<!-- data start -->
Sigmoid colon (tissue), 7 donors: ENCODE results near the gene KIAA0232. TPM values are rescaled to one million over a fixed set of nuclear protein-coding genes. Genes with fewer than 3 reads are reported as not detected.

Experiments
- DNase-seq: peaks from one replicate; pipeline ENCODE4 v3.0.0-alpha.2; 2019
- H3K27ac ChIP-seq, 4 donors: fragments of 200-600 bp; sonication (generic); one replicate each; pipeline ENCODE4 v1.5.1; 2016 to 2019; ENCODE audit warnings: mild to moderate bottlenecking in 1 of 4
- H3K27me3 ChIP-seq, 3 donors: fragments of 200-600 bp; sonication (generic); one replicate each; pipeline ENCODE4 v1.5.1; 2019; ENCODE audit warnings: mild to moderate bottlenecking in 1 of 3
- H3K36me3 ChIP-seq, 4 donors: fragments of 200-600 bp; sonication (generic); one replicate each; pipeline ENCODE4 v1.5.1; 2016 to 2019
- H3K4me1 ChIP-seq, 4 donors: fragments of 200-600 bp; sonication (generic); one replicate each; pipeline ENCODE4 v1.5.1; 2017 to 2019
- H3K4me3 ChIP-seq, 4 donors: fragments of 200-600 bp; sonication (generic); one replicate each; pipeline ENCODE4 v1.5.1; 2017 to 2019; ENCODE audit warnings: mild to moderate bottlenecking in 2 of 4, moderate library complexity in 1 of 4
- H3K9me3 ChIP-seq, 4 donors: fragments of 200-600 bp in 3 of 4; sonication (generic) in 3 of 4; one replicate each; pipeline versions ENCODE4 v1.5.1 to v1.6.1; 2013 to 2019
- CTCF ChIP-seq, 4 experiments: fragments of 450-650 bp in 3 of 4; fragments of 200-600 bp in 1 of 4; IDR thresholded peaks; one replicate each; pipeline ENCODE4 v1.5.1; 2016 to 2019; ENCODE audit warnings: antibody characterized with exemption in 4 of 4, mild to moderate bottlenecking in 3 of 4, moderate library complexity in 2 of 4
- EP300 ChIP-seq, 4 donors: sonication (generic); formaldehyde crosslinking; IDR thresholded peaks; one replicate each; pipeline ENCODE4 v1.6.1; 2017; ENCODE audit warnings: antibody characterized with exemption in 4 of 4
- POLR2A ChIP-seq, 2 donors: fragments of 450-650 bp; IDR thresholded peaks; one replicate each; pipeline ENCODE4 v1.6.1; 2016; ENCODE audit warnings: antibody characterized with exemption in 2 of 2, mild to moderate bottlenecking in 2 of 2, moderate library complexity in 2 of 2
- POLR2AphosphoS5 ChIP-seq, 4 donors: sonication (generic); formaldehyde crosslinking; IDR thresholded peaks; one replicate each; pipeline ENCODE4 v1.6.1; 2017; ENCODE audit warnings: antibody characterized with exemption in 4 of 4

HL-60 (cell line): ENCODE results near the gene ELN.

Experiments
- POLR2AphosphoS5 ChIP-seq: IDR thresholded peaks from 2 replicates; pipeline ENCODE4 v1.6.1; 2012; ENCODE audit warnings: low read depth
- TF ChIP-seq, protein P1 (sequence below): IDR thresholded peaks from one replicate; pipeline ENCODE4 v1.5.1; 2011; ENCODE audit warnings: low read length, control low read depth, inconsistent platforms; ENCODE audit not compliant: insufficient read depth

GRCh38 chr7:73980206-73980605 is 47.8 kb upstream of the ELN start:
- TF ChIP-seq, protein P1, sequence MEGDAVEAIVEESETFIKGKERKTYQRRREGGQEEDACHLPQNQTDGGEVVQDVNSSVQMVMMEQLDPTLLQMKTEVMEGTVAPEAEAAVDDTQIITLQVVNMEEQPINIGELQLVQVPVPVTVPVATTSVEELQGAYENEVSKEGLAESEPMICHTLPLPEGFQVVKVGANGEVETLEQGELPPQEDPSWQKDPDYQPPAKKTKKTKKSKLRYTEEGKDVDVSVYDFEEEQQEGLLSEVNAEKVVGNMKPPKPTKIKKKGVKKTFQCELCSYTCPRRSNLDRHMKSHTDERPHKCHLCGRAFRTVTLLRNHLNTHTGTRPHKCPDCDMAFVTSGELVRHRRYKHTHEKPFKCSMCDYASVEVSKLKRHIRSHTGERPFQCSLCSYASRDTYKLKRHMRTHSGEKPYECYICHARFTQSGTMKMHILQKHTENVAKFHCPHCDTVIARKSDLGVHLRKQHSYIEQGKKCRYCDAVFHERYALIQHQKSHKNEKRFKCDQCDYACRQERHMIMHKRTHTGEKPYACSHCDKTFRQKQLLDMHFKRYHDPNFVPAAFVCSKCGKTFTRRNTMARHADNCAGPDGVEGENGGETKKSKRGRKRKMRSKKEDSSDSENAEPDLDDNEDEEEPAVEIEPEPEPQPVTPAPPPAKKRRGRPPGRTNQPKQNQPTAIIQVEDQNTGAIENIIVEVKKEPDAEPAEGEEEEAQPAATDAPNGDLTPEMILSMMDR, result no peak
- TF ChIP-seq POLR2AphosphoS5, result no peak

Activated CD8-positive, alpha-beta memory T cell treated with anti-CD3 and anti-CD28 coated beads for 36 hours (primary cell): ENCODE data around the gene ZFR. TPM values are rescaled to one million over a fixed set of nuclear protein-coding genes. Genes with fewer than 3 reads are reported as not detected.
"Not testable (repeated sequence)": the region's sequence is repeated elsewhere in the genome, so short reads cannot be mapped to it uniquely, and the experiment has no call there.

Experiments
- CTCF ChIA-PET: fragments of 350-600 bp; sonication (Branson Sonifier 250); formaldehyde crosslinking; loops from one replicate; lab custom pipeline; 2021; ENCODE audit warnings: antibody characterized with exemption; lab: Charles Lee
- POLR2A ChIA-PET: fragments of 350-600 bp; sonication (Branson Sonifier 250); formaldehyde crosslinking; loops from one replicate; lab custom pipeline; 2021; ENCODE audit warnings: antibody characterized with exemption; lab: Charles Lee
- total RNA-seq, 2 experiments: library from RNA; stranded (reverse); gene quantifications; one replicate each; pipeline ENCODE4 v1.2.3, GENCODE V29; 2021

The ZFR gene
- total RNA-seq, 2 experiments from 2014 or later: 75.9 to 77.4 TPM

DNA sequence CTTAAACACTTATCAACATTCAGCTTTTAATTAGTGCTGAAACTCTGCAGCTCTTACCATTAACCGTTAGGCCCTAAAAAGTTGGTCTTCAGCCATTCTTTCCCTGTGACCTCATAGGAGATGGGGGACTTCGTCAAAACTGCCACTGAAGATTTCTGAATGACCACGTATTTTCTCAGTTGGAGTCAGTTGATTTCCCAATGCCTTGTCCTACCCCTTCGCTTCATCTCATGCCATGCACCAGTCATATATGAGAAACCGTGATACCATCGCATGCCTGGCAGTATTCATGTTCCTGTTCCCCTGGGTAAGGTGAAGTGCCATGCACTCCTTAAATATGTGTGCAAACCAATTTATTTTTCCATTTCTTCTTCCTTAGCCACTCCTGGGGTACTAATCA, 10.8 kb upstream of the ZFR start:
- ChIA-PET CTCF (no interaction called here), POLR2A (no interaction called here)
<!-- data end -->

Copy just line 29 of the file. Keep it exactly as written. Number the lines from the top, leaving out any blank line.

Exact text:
DNA sequence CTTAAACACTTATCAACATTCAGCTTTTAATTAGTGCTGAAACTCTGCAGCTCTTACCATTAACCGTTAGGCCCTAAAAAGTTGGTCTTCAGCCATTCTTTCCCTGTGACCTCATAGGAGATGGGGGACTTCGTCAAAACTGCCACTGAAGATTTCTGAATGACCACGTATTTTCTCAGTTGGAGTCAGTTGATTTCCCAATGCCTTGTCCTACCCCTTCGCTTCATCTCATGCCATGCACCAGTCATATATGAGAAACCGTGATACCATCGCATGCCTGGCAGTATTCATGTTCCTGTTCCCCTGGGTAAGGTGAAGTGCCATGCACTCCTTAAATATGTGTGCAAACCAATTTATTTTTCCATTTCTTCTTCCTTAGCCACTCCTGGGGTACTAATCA, 10.8 kb upstream of the ZFR start: